Finding your niche

New Home, Moving Boxes, House Keys

Finding Your Niche: Tips for Settling into a New City

You don’t realize how comfortable you are with your daily routine until you have to move to a new city and start all over. Over the years, you’ve found the best route to work, a convenient dry cleaner, your favorite coffee shop, restaurant and shopping center. These are all touchpoints of a comfortable lifestyle: You use them without even thinking about it. 

Moving to a new town means starting all over and finding a new routine. It can be an unsettling adjustment, so take time to get comfortable in your new surroundings and do some looking around once you hit town. Consider the following five tips to help you get settled and feeling at home: 

Get settled

There’s a lot to see and days of exploring to do, but first things first - you need to get the daunting but extremely important tasks done. If your new residence is in a different state, you’ll have to choose a new auto insurance. Regulations vary by state, so you’ll need to learn which ones you need to follow. Where you live can have a major impact on the cost of car insurance, so make sure you compare coverage options and get quotes to help you save money. If you live in a state with high premiums, there are still ways to lower your rates, such as combining auto and home insurance policies, having a clean driving record, and not getting into any accidents. 


Now is also a good time to focus on getting your new home organized with everything just where you want it. Being able to find what you want, when you want it, can help you feel comfortable and more confident about reaching out and making connections in a brand new city. Pay special attention to the kitchen and bathrooms, rooms that really need to be completely set up and well organized for the house to function. Decorating can come later but you may want to hang up a few familiar items such as the family Christmas portrait right away just to help everyone feel more at home. And be sure you know where the water shutoff valve and electrical junction box are in case of an emergency.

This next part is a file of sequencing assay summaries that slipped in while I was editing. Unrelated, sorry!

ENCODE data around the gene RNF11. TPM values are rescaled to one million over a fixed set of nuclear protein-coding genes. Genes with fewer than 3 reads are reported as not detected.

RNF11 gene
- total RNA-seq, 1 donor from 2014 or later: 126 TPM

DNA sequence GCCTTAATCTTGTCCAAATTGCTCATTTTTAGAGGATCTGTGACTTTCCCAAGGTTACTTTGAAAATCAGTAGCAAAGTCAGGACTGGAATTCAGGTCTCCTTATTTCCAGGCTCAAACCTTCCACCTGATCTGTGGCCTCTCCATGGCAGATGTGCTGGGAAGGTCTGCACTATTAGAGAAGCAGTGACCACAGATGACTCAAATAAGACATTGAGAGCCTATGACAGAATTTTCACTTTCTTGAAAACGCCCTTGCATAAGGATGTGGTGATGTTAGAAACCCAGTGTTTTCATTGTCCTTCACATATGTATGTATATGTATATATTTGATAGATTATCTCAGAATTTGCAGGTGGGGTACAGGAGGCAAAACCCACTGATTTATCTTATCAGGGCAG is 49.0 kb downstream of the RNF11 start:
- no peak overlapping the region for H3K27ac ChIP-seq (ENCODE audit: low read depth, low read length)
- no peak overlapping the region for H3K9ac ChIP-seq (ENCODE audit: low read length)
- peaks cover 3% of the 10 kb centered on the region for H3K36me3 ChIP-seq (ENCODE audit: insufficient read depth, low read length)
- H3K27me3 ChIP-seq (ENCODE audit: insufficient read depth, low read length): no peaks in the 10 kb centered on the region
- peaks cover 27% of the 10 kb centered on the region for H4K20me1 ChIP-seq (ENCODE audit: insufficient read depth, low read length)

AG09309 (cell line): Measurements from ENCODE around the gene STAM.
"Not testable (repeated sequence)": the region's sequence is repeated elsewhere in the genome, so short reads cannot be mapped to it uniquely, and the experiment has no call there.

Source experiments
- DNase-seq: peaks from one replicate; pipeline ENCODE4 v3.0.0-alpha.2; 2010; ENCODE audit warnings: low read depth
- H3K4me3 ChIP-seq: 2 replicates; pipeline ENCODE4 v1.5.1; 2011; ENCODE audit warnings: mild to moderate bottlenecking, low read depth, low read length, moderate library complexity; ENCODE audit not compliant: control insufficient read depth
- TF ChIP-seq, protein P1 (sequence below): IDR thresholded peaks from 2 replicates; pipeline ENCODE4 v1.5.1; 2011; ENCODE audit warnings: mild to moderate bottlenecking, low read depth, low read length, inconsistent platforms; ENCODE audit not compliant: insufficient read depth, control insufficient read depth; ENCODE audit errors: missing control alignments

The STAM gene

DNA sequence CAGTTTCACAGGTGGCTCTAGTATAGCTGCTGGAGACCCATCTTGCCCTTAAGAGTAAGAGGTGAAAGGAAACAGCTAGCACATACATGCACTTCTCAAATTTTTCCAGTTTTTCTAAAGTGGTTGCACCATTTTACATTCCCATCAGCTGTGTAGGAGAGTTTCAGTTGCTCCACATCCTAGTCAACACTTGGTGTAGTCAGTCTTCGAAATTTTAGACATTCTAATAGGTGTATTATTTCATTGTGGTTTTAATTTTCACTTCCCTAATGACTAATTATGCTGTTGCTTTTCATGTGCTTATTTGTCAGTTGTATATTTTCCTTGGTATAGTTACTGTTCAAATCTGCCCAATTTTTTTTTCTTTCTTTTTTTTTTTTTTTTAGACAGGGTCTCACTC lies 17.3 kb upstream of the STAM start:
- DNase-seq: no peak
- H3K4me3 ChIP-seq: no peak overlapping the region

Venture forth

It’s a good idea to spend a couple of days in your new hometown just to get a feel for things and find your way around, but that’s not always possible. If you’re coming in as a complete stranger to the place, it’s helpful to take time and figure out how to get to the office, the grocery, the bookstore, a nearby park, and the closest hospital rather than feeling your way around when you really need to know. Check out a few restaurants; find a movie theater; a museum or art gallery to begin getting comfortable and feeling like a member of the community.

Reach out

Being part of a community means reaching out to people and making new acquaintances. Connecting with the locals is usually the best way to learn the ins and outs of a new city. Sometimes just chatting with someone can lead you to the best place to take the family out for pizza, where the most popular golf courses are, where you can drop off donations (a handy thing to know as you move in and go through your stuff) and where to get good fresh bread. Consider inviting the new neighbors over for a cookout or to watch a football game (knowing your neighbors can pay dividends if you ever have an emergency). 

Co-workers at your new job will also prove to be valuable sources of local information. If you have a dog, consider hiring a dog walker or dog sitter while you’re unpacking and putting a new home together. It’ll keep your pooch active and away from all the chaos at home, which can be upsetting to a dog. Your dog walker may be able to put you in touch with other local services and amenities.   

Leverage affiliations

If you have professional or personal affiliations, relocation is the perfect time to take advantage of them. For example, as a member of your alma mater’s alumni association there’s a group of local people with whom you have something in common. Become active in your local chapter and take part in any events they may sponsor. The same goes for any professional organizations to which you may belong and any local group you may become a part of.  

Find your happy place

If you’re missing that favorite hangout from your old city, it’s time to find a new one in your new hometown. Keep an eye out as you make your way around town. Look for a quiet, green space that appeals to you, or perhaps a quaint bookstore or coffee shop where you can be comfortable and relax for a few minutes during or after a chaotic day at work. 

Don’t worry if things don’t fall into place quite as quickly as you’d like. Settling into a new home and a new routine is always a challenge and it takes time. Don’t worry - it’ll come together and one day that strange new city will feel like home.

Courtesy of


Natalie Jones

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